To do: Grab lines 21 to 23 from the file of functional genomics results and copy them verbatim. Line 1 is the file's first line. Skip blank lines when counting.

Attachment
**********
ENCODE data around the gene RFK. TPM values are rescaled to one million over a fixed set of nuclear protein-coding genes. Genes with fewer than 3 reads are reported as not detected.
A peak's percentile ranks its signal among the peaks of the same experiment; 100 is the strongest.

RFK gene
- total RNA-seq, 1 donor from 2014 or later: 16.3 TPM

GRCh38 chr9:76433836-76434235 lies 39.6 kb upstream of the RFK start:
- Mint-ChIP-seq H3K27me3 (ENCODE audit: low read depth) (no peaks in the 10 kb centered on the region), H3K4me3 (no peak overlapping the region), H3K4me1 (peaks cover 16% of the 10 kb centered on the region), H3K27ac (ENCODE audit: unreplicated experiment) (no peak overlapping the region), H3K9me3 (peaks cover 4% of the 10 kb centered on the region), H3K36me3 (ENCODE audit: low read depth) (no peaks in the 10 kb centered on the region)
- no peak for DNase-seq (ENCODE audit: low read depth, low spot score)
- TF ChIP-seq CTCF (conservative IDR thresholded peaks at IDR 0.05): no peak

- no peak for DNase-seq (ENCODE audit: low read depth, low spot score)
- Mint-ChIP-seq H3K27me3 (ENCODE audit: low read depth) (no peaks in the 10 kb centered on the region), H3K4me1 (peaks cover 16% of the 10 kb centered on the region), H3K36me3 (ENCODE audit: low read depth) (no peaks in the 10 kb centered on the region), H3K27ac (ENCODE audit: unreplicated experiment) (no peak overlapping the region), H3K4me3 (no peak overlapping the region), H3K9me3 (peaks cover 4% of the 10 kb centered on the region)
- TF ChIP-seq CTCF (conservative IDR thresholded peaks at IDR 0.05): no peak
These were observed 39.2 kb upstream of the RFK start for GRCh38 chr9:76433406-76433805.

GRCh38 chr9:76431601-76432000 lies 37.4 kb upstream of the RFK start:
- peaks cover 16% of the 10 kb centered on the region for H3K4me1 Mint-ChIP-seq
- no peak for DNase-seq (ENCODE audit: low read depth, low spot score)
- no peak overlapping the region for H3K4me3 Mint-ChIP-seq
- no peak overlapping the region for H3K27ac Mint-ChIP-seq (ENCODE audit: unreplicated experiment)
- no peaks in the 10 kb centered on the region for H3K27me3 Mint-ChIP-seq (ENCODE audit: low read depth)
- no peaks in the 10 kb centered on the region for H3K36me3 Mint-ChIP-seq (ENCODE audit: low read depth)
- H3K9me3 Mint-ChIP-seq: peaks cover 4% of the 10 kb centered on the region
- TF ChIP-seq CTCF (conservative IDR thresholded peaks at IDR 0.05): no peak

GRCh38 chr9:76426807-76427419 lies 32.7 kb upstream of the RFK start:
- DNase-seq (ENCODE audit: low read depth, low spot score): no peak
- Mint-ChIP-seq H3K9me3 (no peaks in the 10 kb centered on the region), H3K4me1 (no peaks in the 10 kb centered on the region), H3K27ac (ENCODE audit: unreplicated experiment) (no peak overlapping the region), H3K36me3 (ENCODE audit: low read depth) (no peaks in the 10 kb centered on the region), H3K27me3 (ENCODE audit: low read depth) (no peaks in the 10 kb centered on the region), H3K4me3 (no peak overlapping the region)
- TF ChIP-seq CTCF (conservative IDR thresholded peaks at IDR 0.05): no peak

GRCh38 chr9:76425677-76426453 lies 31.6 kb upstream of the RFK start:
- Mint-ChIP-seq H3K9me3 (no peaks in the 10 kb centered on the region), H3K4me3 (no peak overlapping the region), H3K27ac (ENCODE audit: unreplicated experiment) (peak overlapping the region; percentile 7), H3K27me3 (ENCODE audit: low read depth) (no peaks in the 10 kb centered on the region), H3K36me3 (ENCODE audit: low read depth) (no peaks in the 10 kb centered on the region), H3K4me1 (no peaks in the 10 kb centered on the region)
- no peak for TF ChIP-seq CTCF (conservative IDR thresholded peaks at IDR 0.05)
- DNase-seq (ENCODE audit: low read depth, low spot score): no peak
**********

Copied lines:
- TF ChIP-seq CTCF (conservative IDR thresholded peaks at IDR 0.05): no peak

GRCh38 chr9:76426807-76427419 lies 32.7 kb upstream of the RFK start:
- DNase-seq (ENCODE audit: low read depth, low spot score): no peak